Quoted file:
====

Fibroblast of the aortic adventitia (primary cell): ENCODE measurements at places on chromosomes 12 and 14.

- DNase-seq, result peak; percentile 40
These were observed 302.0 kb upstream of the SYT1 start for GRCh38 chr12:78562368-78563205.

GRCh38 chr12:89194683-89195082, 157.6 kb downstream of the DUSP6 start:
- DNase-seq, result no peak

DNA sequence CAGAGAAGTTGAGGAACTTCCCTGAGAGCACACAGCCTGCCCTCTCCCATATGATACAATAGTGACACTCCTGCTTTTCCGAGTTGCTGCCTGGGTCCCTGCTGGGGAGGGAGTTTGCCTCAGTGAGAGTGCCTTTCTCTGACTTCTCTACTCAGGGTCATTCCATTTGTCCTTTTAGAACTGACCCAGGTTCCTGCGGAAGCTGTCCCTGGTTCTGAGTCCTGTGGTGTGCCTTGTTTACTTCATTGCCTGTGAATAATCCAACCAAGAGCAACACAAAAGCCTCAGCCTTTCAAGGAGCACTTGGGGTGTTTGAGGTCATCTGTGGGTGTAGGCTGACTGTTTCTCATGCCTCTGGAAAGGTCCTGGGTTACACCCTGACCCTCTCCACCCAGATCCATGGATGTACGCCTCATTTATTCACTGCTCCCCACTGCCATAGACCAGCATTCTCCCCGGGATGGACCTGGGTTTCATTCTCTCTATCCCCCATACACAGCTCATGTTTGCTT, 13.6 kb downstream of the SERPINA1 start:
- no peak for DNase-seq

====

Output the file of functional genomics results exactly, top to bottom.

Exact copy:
Fibroblast of the aortic adventitia (primary cell): ENCODE measurements at places on chromosomes 12 and 14.

- DNase-seq, result peak; percentile 40
These were observed 302.0 kb upstream of the SYT1 start for GRCh38 chr12:78562368-78563205.

GRCh38 chr12:89194683-89195082, 157.6 kb downstream of the DUSP6 start:
- DNase-seq, result no peak

DNA sequence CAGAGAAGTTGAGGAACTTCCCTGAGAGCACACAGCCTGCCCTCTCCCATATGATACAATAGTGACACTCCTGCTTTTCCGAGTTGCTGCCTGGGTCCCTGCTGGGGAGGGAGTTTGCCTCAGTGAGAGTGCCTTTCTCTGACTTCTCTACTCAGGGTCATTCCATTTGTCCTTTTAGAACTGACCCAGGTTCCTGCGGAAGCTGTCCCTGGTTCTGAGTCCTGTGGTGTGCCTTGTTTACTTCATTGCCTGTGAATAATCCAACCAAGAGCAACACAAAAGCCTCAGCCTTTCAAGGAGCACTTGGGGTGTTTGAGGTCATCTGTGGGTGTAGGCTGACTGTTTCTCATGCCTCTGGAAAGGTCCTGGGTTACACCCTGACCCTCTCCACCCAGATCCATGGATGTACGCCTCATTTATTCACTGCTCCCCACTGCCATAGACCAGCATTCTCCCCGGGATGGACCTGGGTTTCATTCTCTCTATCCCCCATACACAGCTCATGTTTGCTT, 13.6 kb downstream of the SERPINA1 start:
- no peak for DNase-seq